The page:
Desires and Societal Expectations

Both Sigmund Freud’s Introductory Lectures on Psycho-Analysis and Sophocles’ Antigone demonstrate the constant struggle between one’s desires and the societal expectations held of them.  The two texts have substantial overlap in their discussion of a woman’s role in society and the need for women to repress their desires to be sexually open or independent and strong-willed because these characteristics are inappropriate of women.  Additionally, Sophocles addresses Antigone’s conflicting feelings of loyalty to one’s family contradicting the demands of leaders and society’s perceptions of her brother, as well as Creon’s struggle between his desires for vengeance and society’s negative view of his decisions as a leader.  Freud more generally discusses the omnipresent sexual desires of men and women that must constantly be repressed because society has deemed them inappropriate for discussion or exhibition.  The following gallery uses illustrations to depict the theme of the struggle between desires and societal expectations in both Frued's and Sophocles' works. 

This piece is a representation of the importance family closeness had to Antigone and how important it was for her to bury her brother, who she feels very loyal to and cannot betray (Sophocles 45-46). This piece was found over a grave where a brother and sister were buried together. In choosing to bury her brother, Antigone chose to die with him in going against Creon's orders, which she admits in the quote "I will bury him. I will have a noble death and lie with him, a dear sister with a dear brother" (Sophocles 71-73).
This piece shows how sexuality is meant to be an internal concept and should not leave the body or mind. The red line of the man's sexual desires in this piece does not leave his body, because, as Freud says, “First and foremost, what is sexual is something improper, something one ought not to talk about” (Freud 375). Sexuality must be kept inside because it is not socially acceptable.
This piece represents Creon's desire to rule with a strong hand, seen in his sentencing of Antigone and her sister to death (Sophocles 488-489). However, this sentencing has societal consequences for Creon, because his people do not agree with his decision. This societal conflict can be seen when Haemon says, "The common man, you see, lives in terror of your frown; he'll never dare to speak up in broad daylight... But I'm the one who hears what's said at night - how the entire city is grieving over this girl. No woman has ever had a fate that's so unfair (they say), when what she did deserves honor and fame" (Sophocles 690-695).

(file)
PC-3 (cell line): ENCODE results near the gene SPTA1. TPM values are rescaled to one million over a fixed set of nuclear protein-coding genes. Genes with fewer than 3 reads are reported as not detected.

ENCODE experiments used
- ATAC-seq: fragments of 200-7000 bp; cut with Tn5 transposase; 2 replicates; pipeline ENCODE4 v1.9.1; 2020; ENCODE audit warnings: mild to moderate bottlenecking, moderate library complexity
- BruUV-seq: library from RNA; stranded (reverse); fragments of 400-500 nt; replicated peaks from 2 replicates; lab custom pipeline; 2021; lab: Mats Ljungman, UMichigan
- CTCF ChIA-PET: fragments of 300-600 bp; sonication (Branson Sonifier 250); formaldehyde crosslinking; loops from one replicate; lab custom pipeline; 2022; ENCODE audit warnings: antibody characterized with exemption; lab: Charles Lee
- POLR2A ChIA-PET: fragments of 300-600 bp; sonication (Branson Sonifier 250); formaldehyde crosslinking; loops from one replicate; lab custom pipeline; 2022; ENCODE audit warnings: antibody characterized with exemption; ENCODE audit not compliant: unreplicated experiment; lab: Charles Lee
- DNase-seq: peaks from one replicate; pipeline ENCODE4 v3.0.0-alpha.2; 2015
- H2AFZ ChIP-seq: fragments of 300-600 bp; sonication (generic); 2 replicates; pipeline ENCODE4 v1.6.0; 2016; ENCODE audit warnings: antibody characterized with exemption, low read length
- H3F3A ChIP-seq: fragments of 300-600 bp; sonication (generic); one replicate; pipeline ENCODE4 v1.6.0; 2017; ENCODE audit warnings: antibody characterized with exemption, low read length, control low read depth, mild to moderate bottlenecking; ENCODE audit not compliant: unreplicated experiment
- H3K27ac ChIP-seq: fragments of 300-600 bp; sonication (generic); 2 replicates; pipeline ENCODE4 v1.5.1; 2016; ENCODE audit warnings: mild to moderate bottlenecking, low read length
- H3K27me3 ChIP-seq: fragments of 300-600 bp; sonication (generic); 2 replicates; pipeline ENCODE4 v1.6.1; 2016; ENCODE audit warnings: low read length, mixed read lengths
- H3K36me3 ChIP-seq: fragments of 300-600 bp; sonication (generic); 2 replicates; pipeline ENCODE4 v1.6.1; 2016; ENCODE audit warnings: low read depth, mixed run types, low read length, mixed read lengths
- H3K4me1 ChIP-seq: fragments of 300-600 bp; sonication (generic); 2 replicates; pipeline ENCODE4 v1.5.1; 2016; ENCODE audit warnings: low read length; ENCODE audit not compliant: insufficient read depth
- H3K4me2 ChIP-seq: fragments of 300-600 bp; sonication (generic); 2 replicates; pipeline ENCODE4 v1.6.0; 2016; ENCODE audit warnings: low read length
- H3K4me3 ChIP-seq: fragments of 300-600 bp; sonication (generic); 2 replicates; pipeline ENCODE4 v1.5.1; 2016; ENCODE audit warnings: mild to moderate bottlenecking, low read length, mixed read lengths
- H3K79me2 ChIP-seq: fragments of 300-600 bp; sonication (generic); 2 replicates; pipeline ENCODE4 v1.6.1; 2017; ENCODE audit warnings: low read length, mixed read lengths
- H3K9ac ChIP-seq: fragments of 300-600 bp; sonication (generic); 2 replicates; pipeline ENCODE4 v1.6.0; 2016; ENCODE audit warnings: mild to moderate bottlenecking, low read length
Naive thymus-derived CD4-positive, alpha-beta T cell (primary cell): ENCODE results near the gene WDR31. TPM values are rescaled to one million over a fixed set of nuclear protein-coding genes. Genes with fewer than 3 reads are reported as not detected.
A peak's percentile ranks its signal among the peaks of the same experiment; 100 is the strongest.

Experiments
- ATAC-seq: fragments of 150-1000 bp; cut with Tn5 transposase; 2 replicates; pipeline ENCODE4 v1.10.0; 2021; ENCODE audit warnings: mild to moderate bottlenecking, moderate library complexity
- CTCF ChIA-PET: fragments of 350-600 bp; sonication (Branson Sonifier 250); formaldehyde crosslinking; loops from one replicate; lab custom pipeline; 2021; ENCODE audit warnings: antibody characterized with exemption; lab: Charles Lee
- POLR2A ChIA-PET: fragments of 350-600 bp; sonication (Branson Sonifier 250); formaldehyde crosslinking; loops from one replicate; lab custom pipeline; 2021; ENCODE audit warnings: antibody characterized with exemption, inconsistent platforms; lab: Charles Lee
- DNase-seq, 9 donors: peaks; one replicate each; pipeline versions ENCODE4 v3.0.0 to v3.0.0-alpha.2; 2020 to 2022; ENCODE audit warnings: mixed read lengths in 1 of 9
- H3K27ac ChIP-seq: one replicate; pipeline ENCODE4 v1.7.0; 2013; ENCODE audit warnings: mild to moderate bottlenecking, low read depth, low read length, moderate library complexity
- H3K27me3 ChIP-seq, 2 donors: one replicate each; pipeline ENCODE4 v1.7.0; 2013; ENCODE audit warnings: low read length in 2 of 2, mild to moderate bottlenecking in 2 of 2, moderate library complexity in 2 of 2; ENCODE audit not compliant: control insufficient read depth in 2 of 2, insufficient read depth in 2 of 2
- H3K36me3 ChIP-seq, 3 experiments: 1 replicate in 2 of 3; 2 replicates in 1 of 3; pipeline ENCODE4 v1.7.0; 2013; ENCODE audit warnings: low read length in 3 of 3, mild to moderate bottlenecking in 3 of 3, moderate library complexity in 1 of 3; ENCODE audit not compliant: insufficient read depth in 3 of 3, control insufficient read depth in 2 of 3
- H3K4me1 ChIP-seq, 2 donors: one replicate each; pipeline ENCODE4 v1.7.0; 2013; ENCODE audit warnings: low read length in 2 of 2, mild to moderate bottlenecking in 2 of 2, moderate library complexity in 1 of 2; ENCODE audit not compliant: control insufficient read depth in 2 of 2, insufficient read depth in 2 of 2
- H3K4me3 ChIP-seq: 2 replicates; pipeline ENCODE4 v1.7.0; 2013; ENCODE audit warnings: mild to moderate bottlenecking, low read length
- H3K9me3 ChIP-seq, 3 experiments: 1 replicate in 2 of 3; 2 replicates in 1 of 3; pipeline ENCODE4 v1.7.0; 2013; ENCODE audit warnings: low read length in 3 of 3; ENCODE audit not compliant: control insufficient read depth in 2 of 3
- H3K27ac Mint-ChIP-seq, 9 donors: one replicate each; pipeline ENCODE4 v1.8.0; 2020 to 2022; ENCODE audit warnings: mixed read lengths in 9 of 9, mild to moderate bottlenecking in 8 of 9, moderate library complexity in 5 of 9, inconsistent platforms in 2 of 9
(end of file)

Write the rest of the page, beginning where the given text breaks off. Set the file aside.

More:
The woman in this piece appears to be naked and her body portrayed in a sexual way. The rigidness of the woman and her positioning makes it seem like she is being shamed for this sexual display. She looks almost as though she's in a position of social crucifixion. This displays Freud's statement that "[Society] has no interest in the recognition of the strength of the sexual instincts or in the demonstration of the importance of sexual life to the individual" (Freud 27). Exhibiting sexuality results in societal shaming and punishment.
This modest and femininely dressed woman is waiting on something. The image depicts an average, socially acceptable woman who appears to be submissive and feminine. She represents Ismene's character in Antigone, who describes the societal expectations women face. "We are women and we do not fight with men. We're subject to them because they're stronger, and we must obey this order, even if it hurts us more... And I'll obey the men in charge. My mind will never aim too high, too far" (Sophocles 62-68).
This image shows the hiding of one's sexuality and sexual desires because they have been deemed inappropriate by society. As Freud states, "Society believes that no greater threat to its civilization could arise than if the sexual instincts were to be liberated and returned to their original aims" (Freud, 27). Therefore, it is necessary to conceal sexual desire to meet societal expectations, as displayed in this image.
This image depicts the emasculation of the biblical character Samson at the hands of a woman. Samson is losing his hair, which is what gives him strength, meaning that a woman has taken away his strength, as Creon fears Antigone will do to him when he says "Listen, if she's not punished for taking the upper hand, then I am not a man. She would be a man!" (Sophocles 484-485). Both this image and this quote make it clear that society expects men to be strong and domineering over women, and it is unacceptable for women to take away a man's strength. In this way, Creon's desire to punish Antigone actually line up with what he thinks society expects of him.
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